Covid-19News

Moderna, Pfizer-BioNTech vaccines show 90% effectiveness in real-world conditions

 After completing 13-week SARS-CoV-2 testing on 3,950 health care personnel, first responders, and other essential and frontline workers under real-world conditions, US Centers for Disease Control and Prevention (CDC) found that Moderna and Pfizer-BioNTech vaccines’ effectiveness of full immunization (≥14 days after the second dose) was 90% against SARS-CoV-2 infections regardless of symptom status; vaccine effectiveness of partial immunization (≥14 days after the first dose but before the second dose) was 80%. 

62.8% of participants received both recommended mRNA doses and 12.1% received only one dose of mRNA vaccine. Among unvaccinated participants, 1.38 SARS-CoV-2 infections were confirmed by reverse transcription-polymerase chain reaction (RT-PCR) per 1,000 person-days. In contrast, among fully immunized (≥14 days after the second dose) persons, 0.04 infections per 1,000 person-days were reported, and among partially immunized (≥14 days after the first dose and before the second dose) persons, 0.19 infections per 1,000 person-days were reported. These findings indicate that authorized mRNA COVID-19 vaccines are effective for preventing SARS-CoV-2 infection, regardless of symptom status, among working-age adults in real-world conditions.

Participants included physicians and other clinical leads (primary health care personnel) (21.1%), nurses and other allied health care personnel (33.8%), first responders (21.6%), and other essential and frontline workers (23.5%). The majority of participants were female (62.1%), aged 18–49 years (71.9%), White (86.3%), and non-Hispanic (82.9%) and had no chronic medical conditions (68.9%).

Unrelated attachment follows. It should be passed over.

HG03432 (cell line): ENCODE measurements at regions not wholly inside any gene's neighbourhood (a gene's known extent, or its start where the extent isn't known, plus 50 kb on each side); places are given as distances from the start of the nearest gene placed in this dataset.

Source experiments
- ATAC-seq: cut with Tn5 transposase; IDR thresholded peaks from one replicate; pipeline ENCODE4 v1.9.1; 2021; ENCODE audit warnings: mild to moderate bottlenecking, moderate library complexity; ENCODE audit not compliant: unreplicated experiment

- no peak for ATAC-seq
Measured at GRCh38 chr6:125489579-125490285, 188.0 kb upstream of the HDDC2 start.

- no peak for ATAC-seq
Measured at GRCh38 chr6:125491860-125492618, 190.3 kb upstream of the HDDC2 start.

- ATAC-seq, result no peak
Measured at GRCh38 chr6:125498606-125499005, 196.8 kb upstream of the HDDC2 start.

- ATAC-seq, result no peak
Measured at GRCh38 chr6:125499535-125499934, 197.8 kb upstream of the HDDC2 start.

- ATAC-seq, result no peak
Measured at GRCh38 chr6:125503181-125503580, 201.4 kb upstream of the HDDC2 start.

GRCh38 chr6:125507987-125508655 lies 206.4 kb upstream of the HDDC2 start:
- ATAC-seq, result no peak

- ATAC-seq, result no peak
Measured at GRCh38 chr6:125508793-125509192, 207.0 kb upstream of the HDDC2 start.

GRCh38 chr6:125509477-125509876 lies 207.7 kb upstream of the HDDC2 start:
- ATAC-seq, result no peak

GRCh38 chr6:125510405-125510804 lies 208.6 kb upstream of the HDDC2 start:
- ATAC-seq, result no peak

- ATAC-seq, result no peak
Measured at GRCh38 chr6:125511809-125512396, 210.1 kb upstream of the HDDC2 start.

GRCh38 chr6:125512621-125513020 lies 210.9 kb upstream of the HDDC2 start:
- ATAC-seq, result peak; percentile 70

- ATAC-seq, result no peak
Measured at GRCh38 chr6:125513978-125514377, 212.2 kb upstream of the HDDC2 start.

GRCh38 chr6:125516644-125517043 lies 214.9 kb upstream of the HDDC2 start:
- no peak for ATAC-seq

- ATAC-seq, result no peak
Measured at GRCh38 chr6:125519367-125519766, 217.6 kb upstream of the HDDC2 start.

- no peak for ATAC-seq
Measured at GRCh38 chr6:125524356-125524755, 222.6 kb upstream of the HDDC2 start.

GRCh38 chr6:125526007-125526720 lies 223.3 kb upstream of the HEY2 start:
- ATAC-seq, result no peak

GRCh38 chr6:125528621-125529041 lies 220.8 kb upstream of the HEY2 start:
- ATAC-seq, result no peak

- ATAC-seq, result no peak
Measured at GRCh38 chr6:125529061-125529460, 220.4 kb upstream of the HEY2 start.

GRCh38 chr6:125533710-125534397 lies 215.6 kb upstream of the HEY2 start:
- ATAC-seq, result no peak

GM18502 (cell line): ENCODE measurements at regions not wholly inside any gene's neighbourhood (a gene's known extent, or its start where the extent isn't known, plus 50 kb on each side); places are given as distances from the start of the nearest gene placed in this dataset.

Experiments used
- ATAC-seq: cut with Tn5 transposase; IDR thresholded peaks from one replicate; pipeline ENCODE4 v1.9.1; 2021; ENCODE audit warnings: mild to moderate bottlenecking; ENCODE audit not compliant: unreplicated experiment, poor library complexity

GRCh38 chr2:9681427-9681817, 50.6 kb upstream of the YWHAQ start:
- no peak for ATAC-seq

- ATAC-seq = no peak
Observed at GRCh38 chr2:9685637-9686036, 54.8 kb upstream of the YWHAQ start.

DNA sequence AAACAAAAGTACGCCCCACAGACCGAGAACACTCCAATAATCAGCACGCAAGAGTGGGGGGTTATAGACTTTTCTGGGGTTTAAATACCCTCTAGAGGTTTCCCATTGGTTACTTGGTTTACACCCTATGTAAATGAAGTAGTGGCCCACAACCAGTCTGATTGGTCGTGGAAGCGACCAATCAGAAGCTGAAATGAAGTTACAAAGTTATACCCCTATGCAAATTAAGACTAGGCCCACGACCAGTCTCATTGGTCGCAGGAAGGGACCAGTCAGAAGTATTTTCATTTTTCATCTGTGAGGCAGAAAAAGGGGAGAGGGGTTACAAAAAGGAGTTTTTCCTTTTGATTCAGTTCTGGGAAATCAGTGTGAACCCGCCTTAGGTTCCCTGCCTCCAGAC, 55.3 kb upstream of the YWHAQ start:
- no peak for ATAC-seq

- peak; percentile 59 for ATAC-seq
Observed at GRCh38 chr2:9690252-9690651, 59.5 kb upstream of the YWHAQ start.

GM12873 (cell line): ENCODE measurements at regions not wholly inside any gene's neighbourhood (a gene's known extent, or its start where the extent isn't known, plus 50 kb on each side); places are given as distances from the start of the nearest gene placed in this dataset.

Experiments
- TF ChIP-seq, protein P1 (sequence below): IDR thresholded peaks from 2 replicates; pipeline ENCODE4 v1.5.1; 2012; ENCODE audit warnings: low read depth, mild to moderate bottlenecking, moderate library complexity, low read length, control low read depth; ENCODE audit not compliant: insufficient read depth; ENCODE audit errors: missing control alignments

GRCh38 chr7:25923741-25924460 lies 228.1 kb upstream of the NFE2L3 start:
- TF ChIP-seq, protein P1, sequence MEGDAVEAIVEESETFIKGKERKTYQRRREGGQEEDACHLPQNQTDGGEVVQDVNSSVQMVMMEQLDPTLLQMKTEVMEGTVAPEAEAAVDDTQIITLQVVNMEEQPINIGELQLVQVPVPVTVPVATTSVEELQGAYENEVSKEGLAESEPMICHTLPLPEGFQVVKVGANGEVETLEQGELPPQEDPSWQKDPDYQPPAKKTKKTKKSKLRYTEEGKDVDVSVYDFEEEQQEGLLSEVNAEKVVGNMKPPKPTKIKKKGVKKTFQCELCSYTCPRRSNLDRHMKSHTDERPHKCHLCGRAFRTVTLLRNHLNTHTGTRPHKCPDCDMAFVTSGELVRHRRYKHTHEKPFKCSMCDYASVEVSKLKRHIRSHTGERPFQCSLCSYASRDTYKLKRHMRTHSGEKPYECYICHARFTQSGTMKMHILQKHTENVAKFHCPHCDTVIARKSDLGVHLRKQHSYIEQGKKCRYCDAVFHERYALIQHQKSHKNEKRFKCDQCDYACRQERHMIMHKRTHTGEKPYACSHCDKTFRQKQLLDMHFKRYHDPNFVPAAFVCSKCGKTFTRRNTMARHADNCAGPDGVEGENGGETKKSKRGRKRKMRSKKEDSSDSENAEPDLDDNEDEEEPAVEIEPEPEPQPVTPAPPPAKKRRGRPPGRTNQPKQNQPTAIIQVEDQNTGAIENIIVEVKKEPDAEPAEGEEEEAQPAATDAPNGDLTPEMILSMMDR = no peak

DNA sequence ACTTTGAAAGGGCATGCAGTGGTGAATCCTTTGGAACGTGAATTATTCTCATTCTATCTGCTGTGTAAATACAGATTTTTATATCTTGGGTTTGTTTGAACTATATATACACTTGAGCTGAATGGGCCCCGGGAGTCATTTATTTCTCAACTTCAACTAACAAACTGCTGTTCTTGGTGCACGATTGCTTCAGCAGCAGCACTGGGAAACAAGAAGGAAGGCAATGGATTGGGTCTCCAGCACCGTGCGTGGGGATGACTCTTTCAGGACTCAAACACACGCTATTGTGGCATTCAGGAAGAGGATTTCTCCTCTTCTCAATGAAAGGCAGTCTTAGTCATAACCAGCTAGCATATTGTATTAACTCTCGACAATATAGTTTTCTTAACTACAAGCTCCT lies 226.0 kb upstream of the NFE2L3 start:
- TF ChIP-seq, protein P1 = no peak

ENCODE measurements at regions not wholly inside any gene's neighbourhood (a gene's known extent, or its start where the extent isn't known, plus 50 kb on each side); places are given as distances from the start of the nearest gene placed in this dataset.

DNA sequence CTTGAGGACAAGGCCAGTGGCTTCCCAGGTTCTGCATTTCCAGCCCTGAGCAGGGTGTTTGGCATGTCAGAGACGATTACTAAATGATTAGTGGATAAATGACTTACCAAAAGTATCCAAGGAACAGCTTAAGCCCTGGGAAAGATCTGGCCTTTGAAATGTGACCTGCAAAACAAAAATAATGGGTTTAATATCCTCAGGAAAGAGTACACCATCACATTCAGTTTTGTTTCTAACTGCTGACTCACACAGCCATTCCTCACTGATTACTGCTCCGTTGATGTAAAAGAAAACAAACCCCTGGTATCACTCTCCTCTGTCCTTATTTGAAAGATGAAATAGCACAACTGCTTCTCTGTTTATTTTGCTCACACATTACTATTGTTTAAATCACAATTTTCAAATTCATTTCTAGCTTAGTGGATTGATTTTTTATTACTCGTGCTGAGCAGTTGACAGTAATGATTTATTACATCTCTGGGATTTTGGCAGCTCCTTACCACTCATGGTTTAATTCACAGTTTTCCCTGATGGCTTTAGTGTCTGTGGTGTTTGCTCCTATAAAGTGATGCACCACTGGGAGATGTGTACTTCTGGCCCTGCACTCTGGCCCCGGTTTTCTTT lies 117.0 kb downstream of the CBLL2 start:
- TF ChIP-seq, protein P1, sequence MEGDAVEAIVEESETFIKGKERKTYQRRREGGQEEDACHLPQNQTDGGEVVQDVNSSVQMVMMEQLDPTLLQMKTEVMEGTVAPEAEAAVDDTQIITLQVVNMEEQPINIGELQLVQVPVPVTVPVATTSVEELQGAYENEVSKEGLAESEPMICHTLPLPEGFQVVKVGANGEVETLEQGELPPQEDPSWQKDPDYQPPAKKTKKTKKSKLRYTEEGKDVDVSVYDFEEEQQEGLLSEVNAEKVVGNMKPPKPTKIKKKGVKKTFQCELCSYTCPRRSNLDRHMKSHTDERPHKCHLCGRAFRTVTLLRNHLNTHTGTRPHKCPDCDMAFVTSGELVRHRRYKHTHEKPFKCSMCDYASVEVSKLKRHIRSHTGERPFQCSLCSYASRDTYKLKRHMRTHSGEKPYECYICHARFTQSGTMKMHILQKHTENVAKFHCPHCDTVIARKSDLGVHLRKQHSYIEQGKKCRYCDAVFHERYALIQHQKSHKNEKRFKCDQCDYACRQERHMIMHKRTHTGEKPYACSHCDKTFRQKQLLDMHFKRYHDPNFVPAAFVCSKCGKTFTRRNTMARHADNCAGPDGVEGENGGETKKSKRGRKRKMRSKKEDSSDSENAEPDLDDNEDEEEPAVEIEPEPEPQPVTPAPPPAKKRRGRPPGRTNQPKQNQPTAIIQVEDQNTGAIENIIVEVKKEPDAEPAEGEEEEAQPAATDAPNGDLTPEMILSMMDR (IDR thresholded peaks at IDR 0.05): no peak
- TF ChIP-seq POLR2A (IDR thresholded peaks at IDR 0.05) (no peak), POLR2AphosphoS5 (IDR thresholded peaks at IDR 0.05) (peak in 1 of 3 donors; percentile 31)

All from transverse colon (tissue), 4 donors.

“This study shows that our national vaccination efforts are working. The authorized mRNA COVID-19 vaccines provided early, substantial real-world protection against infection for our nation’s healthcare personnel, first responders, and other frontline essential workers,” CDC Director Rochelle Walensky said.

Earlier, CSIR director-general Shekhar C Mande had talked about bringing the mRNA-based vaccine platform to India which has approved Covaxin (the homegrown government-backed vaccine) and Covishield ( Oxford-AstraZeneca vaccine) to be used for vaccination.

“Today, we don’t have any mRNA-based vaccine platform in the country and Dr (Krishna) Ella and us are already talking about how we actually bring it, and Dr Ella is very confident that we can bring this particular platform in the coming few months,” CSIR director said.

How do COVID-19 mRNA vaccines work?

COVID-19 mRNA vaccines give instructions for our cells to make a harmless piece of what is called the “spike protein.” The spike protein is found on the surface of the virus that causes COVID-19.

COVID-19 mRNA vaccines are given in the upper arm muscle. Once the instructions (mRNA) are inside the immune cells, the cells use them to make the protein piece. After the protein piece is made, the cell breaks down the instructions and gets rid of them.

Next, the cell displays the protein piece on its surface. Our immune systems recognize that the protein doesn’t belong there and begin building an immune response and making antibodies, like what happens in natural infection against COVID-19.

At the end of the process, our bodies have learned how to protect against future infection. The benefit of mRNA vaccines, like all vaccines, is those vaccinated gain this protection without ever having to risk the serious consequences of getting sick with COVID-19.

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